Voice Control

Another big quality of life improvement is the new accessibility feature, Voice Control. Voice Control will be available in iOS, iPad OS, and Mac OS, and it will allow users to navigate the operating system entirely by voice. The demo was very exciting, and I look forward to testing out this feature when it becomes available.


At last, Reminders is getting a comprehensive update. You’ll have new filtering options, like Today, Scheduled, Flagged, and All, to make it easier to find the right reminder. A new quick bar also makes adding times, dates, locations, and attachments to reminders. One of the coolest new features bridges iMessage and Reminders by allowing you to tag a contact in a reminder. The next time you open a conversation thread with that contact in iMessage, the reminder you tagged them in will pop up on your screen.


There are quite a few minor tweaks to iMessages. In addition to connecting iMessages to Reminders, Apple is making it easier to share names and images with other iPhone users. Now, when getting a message from an unknown number, Apple can share that person’s profile picture and name with you so that you have an idea of who’s trying to reach you.

Apple loves Memojis, and was very excited to show off the newest additions to the Memoji creator. Eyeshadow, lipstick, hairstyles, hats, and other tweaks make Memoji more customizable. And now, your Memoji will be turned into an auto-generated sticker set that will be available in your emoji keyboard. That means you’ll be able to share your Memoji in sticker form on other platforms like Facebook and also with contacts who don’t have an iPhone.

QuickPath Keyboard

The keyboard is getting a boost with swipe-through typing. Instead of having to tap the keyboard for individual letters, users will be able to swipe through the letters in a word to make writing easier.


The Photos app has been reorganized, and I can’t wait to view pictures in the improved gallery that Apple demoed today. Photos and videos will be organized by year, month, and day, and those categories will be accessible in a menu and the bottom of the screen.

New editing tools are coming for videos, photos, and to users with iPhones that support Portrait Lighting mode. If you don’t like the orientation of a video, you’ll be able to rotate the video. Filters are also coming to video editing, so you can employ the same vignettes that have been available for photos since iOS 12. Portrait Lighting is getting a new mode, High-Key Mono, and users will have more control over Portrait Lighting in general with the ability to increase or decrease saturation levels, which has the same effect as when the lights are closer or farther away from the subject.


A new gallery view makes it easier to view notes and locate specific notes. New search tools make it easier to find a specific note as well. Apple didn’t specify but did promise improvements to checklists. On top of all that, you’ll also be able to share note folders with contacts.

Find My

Instead of Find My Friends and Find My iPhone, both functions will be combined under one application called Find My. Locating devices that are asleep and not connected to Wi-Fi will be possible using local Bluetooth signals off other Apple devices. The Bluetooth communications will be encrypted for privacy and will make it possible to locate your device much more easily.


If you have a CarPlay enabled dashboard, then this iOS 13 update is an exciting development. The CarPlay dashboard is getting a new look with a split-view feature that will place apps like Apple Music next to your map for ease of use. Siri integration with third-party apps will once again be improved, allowing users to use third-party music apps that are SiriKit enabled.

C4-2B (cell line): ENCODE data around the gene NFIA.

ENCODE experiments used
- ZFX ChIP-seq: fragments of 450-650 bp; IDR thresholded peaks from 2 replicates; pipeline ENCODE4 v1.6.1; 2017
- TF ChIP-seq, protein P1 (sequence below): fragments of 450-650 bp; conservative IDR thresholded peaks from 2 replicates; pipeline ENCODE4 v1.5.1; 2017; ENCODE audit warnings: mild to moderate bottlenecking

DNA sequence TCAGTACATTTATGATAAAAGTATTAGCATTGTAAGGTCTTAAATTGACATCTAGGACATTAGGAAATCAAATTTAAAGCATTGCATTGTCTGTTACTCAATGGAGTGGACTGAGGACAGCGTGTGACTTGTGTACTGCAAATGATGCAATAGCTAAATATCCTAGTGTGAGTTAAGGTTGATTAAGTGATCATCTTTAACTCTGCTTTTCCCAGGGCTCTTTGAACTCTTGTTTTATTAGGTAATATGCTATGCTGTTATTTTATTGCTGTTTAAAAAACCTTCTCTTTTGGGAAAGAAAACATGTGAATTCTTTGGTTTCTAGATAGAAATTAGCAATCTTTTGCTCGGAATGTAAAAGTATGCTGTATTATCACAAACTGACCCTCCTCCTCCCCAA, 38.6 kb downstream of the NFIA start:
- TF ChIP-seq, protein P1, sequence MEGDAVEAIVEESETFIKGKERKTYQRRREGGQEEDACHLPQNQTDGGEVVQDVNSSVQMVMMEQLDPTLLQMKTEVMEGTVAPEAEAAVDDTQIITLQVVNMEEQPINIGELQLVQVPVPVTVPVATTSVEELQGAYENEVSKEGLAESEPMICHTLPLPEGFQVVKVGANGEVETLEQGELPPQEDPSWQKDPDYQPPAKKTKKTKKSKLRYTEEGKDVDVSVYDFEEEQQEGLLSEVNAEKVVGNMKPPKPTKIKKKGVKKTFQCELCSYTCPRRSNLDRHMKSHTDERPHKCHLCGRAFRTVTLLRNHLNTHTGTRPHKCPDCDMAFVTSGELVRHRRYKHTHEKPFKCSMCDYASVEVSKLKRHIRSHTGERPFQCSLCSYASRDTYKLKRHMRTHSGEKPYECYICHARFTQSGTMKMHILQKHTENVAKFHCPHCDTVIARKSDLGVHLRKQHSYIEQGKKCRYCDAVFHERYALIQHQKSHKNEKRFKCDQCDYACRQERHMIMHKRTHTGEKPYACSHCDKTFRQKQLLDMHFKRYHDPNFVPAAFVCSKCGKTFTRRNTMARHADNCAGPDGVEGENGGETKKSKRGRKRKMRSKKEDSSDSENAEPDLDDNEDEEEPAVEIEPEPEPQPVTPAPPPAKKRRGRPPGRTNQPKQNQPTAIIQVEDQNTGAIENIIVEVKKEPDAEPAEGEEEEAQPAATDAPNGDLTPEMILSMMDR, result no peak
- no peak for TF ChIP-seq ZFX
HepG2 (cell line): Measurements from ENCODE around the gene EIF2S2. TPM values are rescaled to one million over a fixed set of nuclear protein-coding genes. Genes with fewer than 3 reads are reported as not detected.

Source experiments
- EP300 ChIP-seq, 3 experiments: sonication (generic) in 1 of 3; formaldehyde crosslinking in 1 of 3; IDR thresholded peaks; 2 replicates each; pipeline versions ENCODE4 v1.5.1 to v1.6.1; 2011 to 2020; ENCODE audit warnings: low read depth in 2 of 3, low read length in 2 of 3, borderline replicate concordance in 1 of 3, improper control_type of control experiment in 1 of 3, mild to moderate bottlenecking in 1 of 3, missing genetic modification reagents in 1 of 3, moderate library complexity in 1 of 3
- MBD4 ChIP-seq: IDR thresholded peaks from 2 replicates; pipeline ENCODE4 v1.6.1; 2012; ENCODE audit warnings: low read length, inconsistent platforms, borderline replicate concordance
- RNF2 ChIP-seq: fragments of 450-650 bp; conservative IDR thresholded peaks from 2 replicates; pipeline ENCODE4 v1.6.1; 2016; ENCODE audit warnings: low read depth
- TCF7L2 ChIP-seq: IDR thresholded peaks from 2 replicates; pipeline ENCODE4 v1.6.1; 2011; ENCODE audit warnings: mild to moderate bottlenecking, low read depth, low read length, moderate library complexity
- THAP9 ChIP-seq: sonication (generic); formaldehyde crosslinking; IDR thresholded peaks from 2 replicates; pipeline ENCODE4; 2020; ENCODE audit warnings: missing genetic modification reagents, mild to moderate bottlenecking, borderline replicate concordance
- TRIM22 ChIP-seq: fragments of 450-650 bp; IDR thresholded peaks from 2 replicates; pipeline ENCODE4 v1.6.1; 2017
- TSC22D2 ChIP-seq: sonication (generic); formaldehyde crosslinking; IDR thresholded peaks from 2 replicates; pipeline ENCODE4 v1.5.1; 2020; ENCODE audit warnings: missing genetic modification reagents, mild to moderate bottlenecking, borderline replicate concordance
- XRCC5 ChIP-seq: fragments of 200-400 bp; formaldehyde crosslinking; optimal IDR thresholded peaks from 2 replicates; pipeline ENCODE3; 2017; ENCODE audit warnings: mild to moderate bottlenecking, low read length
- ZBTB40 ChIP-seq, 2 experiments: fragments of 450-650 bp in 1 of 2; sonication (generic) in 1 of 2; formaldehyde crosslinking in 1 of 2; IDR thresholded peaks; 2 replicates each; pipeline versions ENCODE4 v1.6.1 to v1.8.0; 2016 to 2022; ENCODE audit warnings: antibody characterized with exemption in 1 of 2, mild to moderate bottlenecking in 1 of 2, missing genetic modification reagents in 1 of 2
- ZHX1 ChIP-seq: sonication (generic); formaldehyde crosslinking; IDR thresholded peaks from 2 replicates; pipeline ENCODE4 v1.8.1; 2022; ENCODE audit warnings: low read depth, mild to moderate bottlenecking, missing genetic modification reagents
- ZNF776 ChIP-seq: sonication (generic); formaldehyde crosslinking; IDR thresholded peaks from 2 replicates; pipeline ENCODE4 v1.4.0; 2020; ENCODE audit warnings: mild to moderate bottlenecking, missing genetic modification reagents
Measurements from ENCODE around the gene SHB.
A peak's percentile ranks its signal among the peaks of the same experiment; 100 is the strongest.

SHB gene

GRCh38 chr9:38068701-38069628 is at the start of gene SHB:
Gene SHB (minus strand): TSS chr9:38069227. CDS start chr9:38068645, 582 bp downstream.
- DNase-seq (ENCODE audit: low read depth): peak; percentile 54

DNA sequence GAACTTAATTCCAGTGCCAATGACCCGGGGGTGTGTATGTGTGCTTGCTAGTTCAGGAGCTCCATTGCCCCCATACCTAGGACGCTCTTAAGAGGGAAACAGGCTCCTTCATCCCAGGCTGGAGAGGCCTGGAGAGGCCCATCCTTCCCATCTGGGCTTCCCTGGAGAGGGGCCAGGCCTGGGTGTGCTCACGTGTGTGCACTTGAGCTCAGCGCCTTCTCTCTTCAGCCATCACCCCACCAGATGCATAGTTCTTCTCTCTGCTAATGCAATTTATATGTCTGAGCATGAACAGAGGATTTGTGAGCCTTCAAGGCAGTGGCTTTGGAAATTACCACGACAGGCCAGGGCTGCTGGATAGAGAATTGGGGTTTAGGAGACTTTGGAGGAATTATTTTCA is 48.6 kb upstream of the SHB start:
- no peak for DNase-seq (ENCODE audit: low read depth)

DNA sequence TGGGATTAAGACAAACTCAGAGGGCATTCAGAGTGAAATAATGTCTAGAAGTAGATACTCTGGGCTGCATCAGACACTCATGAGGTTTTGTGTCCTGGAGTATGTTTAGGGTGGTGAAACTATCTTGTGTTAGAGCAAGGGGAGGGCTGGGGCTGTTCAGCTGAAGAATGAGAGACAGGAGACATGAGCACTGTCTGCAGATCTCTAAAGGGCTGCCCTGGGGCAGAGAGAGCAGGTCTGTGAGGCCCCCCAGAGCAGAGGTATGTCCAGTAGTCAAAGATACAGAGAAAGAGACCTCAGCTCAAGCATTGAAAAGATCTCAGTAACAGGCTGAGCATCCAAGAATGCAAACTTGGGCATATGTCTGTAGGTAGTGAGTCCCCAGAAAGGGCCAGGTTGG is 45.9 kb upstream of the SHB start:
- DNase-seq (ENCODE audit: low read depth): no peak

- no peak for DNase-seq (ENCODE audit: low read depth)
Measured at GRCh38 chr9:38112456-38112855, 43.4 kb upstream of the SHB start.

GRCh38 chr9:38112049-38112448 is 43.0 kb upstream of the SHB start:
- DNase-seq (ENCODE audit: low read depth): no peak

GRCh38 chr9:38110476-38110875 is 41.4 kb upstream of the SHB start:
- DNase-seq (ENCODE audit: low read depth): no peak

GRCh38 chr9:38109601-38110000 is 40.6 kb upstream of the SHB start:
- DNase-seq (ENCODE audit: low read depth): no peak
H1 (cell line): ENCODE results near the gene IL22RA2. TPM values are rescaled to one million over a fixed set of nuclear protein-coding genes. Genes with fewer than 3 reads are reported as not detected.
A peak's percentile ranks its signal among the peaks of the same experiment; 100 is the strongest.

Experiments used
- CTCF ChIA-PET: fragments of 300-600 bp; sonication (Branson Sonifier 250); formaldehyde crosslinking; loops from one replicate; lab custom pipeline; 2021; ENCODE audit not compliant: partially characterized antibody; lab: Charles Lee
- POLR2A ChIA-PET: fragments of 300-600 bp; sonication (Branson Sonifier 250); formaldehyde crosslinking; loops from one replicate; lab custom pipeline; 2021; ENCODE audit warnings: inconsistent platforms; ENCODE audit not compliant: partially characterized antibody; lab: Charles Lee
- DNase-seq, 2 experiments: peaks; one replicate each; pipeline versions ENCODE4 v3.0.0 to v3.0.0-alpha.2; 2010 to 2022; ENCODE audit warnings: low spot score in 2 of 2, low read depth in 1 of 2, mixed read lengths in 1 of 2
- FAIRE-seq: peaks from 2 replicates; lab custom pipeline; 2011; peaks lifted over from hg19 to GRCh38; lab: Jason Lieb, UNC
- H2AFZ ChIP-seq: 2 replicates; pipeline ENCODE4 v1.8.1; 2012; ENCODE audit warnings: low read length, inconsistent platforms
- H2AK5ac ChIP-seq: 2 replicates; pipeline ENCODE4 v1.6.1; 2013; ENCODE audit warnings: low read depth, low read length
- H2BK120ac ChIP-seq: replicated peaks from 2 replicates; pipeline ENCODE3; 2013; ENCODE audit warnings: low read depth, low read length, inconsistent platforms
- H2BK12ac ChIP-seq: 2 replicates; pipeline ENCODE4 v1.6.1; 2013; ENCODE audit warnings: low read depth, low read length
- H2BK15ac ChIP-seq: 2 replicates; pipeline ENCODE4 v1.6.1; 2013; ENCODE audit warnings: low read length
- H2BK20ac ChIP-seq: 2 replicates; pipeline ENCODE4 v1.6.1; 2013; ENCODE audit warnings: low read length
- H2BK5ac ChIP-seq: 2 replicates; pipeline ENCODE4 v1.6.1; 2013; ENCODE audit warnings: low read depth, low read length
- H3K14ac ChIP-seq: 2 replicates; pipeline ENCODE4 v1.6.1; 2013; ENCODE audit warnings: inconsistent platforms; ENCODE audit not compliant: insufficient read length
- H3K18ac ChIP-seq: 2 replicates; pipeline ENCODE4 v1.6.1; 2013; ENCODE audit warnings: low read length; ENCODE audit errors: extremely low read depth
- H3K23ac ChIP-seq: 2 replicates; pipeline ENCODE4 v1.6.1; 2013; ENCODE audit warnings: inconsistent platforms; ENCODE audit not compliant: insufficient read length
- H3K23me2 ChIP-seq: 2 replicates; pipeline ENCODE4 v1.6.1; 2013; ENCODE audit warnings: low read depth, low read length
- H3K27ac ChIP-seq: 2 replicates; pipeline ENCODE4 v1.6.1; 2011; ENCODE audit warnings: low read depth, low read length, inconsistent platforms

Finally, Apple announced that the iPad would be getting its own OS, the iPadOS. Like the watchOS, the iPadOS makes it easier to tailor apps and features that are unique to the iPad. For iOS users, this doesn’t mean a big change, but it does mean that Apple is moving closer to the “iPad is Just a Crappy Macbook” territory.

What Does This all Mean?

Compared to previous updates, the changes coming in iOS 13 feel relatively minor. Apple hasn’t been making as much money from iPhone sales in recent years, and with the new push to sell services, the focus is shifting from iOS as a whole to improvements to specific apps and services. There’s also only so far Apple can push the iPhone, and the age of the system is beginning to show. Adding too many bells and whistles to the iOS would make the system unwieldy, and operating an iPhone is already complicated enough. Making small quality of life improvements to native apps, like the new approach to organization in Photos, is a smart move, at least for now. Apple needs to focus on improving the services and apps that are already offered, like making Siri Shortcuts accessible to the average consumer, before adding the Next Big Innovation to an already comprehensive and broad ecosystem.

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Author Details

Tamlin Day's picture

Author Details

Tamlin Day

Tamlin Day is a feature web writer for iPhone Life and a regular contributor to iPhone Life magazine. A prolific writer of tips, reviews, and in-depth guides, Tamlin has written hundreds of articles for iPhone Life. From iPhone settings to recommendations for the best iPhone-compatible gear to the latest Apple news, Tamlin's expertise covers a broad spectrum. 

Before joining iPhone Life, Tamlin received his BFA in Media & Communications as well as a BA in Graphic Design from Maharishi International University (MIU), where he edited MIU's literary journal, Meta-fore. With a passion for teaching, Tamlin has instructed young adults, college students, and adult learners on topics ranging from spoken word poetry to taking the perfect group selfie. Tamlin's first computer, a Radioshack Color Computer III, was given to him by his father. At 13, Tamlin built his first PC from spare parts. He is proud to put his passion for teaching and tech into practice as a writer and educator at iPhone Life.